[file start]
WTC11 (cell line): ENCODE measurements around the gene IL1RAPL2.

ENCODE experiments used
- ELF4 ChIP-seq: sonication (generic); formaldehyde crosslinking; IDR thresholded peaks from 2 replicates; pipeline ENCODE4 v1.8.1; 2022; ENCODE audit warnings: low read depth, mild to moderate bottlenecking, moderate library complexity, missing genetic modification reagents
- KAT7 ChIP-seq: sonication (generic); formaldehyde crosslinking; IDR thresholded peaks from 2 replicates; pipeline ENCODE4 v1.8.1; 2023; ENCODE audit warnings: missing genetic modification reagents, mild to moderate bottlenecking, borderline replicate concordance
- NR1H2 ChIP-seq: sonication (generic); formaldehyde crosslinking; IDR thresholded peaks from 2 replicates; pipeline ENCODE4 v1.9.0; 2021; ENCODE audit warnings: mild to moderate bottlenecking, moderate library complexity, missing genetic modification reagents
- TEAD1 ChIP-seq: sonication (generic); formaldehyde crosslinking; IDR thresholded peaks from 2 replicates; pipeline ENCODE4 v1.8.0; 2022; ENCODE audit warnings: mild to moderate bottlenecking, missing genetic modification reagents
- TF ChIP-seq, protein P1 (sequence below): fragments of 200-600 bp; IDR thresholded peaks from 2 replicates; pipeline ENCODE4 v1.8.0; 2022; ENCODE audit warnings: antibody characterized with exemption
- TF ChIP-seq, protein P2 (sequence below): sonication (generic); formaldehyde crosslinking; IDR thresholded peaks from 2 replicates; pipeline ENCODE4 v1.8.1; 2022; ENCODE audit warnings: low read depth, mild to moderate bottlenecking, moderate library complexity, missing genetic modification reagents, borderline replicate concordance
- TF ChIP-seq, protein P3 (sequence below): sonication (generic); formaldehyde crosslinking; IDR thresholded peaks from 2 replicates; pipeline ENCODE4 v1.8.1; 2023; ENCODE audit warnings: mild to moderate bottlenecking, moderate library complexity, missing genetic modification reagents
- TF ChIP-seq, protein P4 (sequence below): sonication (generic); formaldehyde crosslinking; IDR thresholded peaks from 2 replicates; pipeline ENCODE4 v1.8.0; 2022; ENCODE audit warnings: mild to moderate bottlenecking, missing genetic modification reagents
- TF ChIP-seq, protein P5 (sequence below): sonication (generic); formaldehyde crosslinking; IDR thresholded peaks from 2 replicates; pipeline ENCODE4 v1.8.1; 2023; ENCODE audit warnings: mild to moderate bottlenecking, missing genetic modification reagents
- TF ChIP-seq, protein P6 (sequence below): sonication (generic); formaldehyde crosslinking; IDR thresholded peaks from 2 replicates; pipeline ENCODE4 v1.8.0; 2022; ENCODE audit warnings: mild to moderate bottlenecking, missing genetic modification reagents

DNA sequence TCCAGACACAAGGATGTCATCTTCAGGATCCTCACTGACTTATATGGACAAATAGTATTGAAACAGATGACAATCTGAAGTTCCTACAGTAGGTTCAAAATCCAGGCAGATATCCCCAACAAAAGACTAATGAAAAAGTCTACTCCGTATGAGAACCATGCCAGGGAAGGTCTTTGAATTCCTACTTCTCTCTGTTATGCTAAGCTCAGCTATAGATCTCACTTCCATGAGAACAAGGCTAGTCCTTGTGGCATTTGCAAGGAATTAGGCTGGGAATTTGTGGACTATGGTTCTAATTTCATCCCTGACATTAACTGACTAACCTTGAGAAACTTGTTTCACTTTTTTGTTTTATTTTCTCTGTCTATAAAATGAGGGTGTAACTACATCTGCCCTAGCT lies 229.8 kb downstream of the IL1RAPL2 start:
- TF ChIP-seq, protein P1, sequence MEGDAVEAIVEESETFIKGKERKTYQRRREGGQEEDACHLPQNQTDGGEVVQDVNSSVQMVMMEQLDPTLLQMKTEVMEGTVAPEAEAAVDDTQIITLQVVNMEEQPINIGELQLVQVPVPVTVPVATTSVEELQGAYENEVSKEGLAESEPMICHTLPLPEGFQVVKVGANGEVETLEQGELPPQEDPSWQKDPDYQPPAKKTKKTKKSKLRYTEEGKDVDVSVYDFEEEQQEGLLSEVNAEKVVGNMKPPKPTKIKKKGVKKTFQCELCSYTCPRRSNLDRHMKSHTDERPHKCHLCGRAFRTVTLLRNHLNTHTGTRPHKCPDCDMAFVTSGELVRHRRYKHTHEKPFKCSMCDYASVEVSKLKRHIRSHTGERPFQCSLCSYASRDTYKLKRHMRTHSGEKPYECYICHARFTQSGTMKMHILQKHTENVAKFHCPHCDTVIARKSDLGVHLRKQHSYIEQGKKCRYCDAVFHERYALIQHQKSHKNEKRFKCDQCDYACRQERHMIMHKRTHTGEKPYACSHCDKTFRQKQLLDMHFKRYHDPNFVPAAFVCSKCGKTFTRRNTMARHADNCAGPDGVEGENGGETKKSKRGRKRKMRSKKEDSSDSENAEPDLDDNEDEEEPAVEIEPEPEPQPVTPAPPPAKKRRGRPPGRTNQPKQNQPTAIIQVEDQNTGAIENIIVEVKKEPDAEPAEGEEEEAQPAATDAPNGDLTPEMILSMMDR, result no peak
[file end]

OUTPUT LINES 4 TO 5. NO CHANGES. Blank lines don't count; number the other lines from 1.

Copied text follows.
- KAT7 ChIP-seq: sonication (generic); formaldehyde crosslinking; IDR thresholded peaks from 2 replicates; pipeline ENCODE4 v1.8.1; 2023; ENCODE audit warnings: missing genetic modification reagents, mild to moderate bottlenecking, borderline replicate concordance
- NR1H2 ChIP-seq: sonication (generic); formaldehyde crosslinking; IDR thresholded peaks from 2 replicates; pipeline ENCODE4 v1.9.0; 2021; ENCODE audit warnings: mild to moderate bottlenecking, moderate library complexity, missing genetic modification reagents